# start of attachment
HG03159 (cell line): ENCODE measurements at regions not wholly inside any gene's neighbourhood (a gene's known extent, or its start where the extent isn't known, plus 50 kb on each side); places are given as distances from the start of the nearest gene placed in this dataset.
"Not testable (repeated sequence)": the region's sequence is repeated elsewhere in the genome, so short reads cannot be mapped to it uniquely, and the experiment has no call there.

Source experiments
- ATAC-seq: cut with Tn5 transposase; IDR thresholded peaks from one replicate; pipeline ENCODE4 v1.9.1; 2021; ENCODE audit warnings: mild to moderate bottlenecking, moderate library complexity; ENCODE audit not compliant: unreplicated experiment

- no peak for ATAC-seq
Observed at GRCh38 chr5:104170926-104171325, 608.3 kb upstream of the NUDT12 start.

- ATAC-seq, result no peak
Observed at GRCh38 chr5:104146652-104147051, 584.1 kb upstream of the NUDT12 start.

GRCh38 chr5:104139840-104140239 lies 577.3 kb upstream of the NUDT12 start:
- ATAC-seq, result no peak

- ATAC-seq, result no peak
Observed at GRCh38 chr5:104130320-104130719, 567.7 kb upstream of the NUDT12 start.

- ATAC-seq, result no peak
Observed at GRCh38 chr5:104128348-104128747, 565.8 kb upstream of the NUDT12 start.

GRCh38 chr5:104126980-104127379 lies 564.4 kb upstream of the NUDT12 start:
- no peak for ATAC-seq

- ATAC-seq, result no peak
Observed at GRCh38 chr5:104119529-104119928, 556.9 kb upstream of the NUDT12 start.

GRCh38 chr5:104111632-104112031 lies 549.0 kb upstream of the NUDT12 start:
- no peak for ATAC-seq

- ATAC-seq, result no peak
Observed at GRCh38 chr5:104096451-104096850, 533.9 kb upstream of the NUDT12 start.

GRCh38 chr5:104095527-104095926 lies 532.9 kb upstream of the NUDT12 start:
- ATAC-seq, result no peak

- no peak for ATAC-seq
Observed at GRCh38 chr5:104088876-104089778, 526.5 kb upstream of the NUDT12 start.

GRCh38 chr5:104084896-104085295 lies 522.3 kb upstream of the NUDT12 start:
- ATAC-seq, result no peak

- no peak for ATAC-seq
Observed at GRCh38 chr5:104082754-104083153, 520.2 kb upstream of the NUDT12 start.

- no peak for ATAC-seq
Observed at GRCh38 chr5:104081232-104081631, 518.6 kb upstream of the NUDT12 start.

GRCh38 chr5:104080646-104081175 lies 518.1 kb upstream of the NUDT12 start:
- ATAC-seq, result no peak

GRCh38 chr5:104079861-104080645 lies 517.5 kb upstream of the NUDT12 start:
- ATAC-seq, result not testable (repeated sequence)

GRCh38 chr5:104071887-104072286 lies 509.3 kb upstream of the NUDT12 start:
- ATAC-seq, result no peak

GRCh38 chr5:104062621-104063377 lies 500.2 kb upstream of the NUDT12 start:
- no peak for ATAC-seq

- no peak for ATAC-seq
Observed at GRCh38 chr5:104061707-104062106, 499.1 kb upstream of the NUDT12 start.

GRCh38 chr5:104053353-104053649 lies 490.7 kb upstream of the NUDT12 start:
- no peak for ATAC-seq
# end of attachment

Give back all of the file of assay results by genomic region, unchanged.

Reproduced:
HG03159 (cell line): ENCODE measurements at regions not wholly inside any gene's neighbourhood (a gene's known extent, or its start where the extent isn't known, plus 50 kb on each side); places are given as distances from the start of the nearest gene placed in this dataset.
"Not testable (repeated sequence)": the region's sequence is repeated elsewhere in the genome, so short reads cannot be mapped to it uniquely, and the experiment has no call there.

Source experiments
- ATAC-seq: cut with Tn5 transposase; IDR thresholded peaks from one replicate; pipeline ENCODE4 v1.9.1; 2021; ENCODE audit warnings: mild to moderate bottlenecking, moderate library complexity; ENCODE audit not compliant: unreplicated experiment

- no peak for ATAC-seq
Observed at GRCh38 chr5:104170926-104171325, 608.3 kb upstream of the NUDT12 start.

- ATAC-seq, result no peak
Observed at GRCh38 chr5:104146652-104147051, 584.1 kb upstream of the NUDT12 start.

GRCh38 chr5:104139840-104140239 lies 577.3 kb upstream of the NUDT12 start:
- ATAC-seq, result no peak

- ATAC-seq, result no peak
Observed at GRCh38 chr5:104130320-104130719, 567.7 kb upstream of the NUDT12 start.

- ATAC-seq, result no peak
Observed at GRCh38 chr5:104128348-104128747, 565.8 kb upstream of the NUDT12 start.

GRCh38 chr5:104126980-104127379 lies 564.4 kb upstream of the NUDT12 start:
- no peak for ATAC-seq

- ATAC-seq, result no peak
Observed at GRCh38 chr5:104119529-104119928, 556.9 kb upstream of the NUDT12 start.

GRCh38 chr5:104111632-104112031 lies 549.0 kb upstream of the NUDT12 start:
- no peak for ATAC-seq

- ATAC-seq, result no peak
Observed at GRCh38 chr5:104096451-104096850, 533.9 kb upstream of the NUDT12 start.

GRCh38 chr5:104095527-104095926 lies 532.9 kb upstream of the NUDT12 start:
- ATAC-seq, result no peak

- no peak for ATAC-seq
Observed at GRCh38 chr5:104088876-104089778, 526.5 kb upstream of the NUDT12 start.

GRCh38 chr5:104084896-104085295 lies 522.3 kb upstream of the NUDT12 start:
- ATAC-seq, result no peak

- no peak for ATAC-seq
Observed at GRCh38 chr5:104082754-104083153, 520.2 kb upstream of the NUDT12 start.

- no peak for ATAC-seq
Observed at GRCh38 chr5:104081232-104081631, 518.6 kb upstream of the NUDT12 start.

GRCh38 chr5:104080646-104081175 lies 518.1 kb upstream of the NUDT12 start:
- ATAC-seq, result no peak

GRCh38 chr5:104079861-104080645 lies 517.5 kb upstream of the NUDT12 start:
- ATAC-seq, result not testable (repeated sequence)

GRCh38 chr5:104071887-104072286 lies 509.3 kb upstream of the NUDT12 start:
- ATAC-seq, result no peak

GRCh38 chr5:104062621-104063377 lies 500.2 kb upstream of the NUDT12 start:
- no peak for ATAC-seq

- no peak for ATAC-seq
Observed at GRCh38 chr5:104061707-104062106, 499.1 kb upstream of the NUDT12 start.

GRCh38 chr5:104053353-104053649 lies 490.7 kb upstream of the NUDT12 start:
- no peak for ATAC-seq